Miguel Angel Vivas premieres a new film this week and does so in the key of a claustrophobic thriller with one of the most talented actresses of her generation: Natalia de Molina that he just as well nails a comic role in Operación Camarón than a much more intimate dramatic one like that of The Turtle Maneuver.
On this occasion, in siege, practically holds the film itself on its shoulders, being the absolute protagonist and guiding the action from beginning to end. She plays the role of Dani, a riot police officer who finds herself in the middle of a troubled eviction.
Despite the fact that he has always been clear about his principles and objectives: to enforce the law, honor his flag, protect his loved ones and bring a salary to his home, things are going to go wrong and a lot in a troubled neighborhood of Madrid, where she will be tempted, for the first time, to commit a crime when she finds a large hidden sum of money.
With the firm will to save her own skin, she will undertake a feverish escape through the labyrinths that are hidden in the building and that will lead her to discover a violent episode of corruption and a territory alien to her reality, where the authority of the police is worthless. and where it will not be well received.
She will only have the help of Nasha and her son Little, a resilient Nigerian family that will make her rethink her scale of values and realize the magnitude of the problem: the system is rotten and she, much to her regret, is part of it. he.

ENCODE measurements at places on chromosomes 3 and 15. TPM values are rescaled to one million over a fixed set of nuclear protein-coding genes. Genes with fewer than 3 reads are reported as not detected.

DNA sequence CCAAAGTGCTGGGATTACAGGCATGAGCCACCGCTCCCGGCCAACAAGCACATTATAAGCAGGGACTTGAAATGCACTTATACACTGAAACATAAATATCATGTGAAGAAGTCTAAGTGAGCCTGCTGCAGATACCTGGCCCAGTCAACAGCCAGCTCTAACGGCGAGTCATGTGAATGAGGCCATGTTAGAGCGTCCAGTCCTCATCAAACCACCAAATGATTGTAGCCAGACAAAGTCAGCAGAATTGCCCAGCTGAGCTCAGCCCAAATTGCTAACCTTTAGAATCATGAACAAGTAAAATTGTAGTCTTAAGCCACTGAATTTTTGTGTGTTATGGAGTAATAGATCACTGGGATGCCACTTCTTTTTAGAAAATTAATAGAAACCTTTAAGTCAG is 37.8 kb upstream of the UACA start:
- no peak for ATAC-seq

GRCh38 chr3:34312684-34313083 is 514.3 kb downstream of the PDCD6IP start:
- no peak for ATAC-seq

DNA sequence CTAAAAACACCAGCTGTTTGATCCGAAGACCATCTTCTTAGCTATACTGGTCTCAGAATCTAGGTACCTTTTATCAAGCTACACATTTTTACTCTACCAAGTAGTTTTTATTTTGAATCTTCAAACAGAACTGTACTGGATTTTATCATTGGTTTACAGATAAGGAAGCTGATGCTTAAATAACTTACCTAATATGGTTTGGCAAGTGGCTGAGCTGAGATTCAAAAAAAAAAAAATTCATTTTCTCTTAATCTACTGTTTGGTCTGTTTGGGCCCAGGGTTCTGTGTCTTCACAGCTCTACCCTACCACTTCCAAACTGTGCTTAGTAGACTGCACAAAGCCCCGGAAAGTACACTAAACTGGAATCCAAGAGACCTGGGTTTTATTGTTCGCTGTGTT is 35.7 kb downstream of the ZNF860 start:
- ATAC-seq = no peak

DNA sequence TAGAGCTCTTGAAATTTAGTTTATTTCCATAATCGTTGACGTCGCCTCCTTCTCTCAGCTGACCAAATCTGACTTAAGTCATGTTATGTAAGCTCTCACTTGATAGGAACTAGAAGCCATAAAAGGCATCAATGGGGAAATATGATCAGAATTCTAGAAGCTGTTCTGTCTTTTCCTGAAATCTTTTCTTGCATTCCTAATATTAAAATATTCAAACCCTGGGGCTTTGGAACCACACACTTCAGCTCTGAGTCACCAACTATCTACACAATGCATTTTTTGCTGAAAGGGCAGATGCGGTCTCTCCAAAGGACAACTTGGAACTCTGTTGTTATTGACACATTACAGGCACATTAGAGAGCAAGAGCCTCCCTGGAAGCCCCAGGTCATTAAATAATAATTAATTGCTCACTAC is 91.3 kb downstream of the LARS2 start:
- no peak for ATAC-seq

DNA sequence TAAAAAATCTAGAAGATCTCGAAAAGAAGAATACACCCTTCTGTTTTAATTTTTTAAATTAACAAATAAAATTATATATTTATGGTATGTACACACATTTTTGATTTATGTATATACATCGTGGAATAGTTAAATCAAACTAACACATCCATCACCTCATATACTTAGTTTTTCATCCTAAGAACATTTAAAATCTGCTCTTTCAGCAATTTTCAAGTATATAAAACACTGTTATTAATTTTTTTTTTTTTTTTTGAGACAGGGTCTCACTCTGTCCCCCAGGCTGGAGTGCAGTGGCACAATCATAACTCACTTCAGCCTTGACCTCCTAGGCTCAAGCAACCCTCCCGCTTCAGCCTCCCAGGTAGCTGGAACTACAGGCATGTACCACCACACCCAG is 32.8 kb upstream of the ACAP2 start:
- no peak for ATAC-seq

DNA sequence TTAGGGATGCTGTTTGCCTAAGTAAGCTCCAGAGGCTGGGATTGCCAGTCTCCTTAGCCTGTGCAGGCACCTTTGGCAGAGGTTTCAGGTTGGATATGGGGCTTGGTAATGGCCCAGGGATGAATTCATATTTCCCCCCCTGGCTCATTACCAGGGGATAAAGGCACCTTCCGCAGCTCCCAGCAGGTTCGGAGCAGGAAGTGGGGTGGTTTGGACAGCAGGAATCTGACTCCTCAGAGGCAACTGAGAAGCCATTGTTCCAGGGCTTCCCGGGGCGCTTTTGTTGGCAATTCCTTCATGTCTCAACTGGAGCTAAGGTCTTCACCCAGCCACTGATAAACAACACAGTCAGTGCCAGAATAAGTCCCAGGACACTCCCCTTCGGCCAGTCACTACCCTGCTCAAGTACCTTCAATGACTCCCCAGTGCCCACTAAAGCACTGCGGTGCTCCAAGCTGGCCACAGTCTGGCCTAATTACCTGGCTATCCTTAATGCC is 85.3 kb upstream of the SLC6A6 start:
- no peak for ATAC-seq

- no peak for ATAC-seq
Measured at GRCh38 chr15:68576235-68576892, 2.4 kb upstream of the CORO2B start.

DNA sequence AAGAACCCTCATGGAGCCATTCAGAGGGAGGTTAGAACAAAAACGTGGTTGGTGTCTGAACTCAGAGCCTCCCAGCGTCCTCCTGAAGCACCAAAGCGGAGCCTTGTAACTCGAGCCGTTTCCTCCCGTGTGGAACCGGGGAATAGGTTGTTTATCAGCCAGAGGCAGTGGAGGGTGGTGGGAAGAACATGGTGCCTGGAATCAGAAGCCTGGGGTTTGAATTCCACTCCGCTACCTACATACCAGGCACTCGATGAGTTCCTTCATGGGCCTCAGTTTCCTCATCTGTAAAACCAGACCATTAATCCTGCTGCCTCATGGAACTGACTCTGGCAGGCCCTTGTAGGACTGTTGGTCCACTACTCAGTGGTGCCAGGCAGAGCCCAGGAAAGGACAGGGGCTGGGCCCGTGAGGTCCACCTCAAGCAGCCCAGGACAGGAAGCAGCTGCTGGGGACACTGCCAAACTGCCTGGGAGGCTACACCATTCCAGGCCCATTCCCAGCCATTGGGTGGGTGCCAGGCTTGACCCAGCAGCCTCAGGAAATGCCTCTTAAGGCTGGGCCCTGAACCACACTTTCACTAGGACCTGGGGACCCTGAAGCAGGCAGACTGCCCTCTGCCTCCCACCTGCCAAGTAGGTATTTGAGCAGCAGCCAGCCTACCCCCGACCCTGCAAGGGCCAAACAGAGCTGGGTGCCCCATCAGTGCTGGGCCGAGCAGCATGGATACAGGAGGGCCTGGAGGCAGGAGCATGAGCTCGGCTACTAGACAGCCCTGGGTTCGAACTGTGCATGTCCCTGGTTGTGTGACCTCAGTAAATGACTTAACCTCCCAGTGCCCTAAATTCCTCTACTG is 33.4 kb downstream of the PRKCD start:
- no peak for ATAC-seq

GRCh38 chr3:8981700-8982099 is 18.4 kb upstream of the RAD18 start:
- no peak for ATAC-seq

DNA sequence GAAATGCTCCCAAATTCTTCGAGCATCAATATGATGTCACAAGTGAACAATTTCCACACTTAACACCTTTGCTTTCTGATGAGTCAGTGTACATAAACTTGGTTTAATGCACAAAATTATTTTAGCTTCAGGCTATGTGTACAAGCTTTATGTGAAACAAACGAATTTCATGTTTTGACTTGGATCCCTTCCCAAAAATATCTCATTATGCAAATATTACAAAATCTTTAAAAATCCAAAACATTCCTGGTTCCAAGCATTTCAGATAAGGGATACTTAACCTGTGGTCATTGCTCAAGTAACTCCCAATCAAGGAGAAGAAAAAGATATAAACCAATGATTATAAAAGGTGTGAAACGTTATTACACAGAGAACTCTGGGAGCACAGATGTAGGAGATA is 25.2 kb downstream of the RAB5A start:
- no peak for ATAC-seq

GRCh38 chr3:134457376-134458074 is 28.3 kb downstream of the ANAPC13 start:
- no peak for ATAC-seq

There are aspects of siege that work like clockwork: he wants to create tension from the first moment (the comparison with Riot Police is inevitable due to the choice of long sequence shots in an eviction) and he achieves it thanks to the formula of the camera in hand, the very close shots on the face of the protagonist and a very well-studied choral choreography.
However, it has serious difficulties in achieving some things that are essential for the film to be credible and to get the audience emotionally involved: creating empathy towards the protagonist (those endless sequences of “El ramito de violetas” and the disco don’t make it more humane) and create a crude but credible underworld of poverty.
The dedication of Natalia de Molina is to be valued very positively: as we said, it is her character who leads us to discover the most humble social substratum, just as she did from the science fiction satire El hoyo, but it gives the feeling that the inks have been loaded too much to take everything to a pathos and an exaggeration that borders on delirium.
What’s more, the introduction is even disconcerting and it is very difficult to unite the discourse linked to reality with those origins of Nasha and her son, which sink into the legendary. Having said this, it should also be emphasized that Bella Agossou is a true force of nature.
She defends her role from the inside out with commendable fierceness and, yes, she gets us as viewers to instantly take her side.
the speech of siege it is sometimes difficult to buy because the characters seem too flat and designed to direct the story in a very one-dimensional sense: there is no gray scale, only very defined villains (Francisco Reyes embroiders it again) and victims crushed by the gears of the perversity of the system.
The film lacks editing and focus: it would have been worth following the story through Nasha’s eyes and then exploring the relationship of a good person pushed to the margins of society with someone in the process of opening their eyes from within a body unauthorized by its corruptions.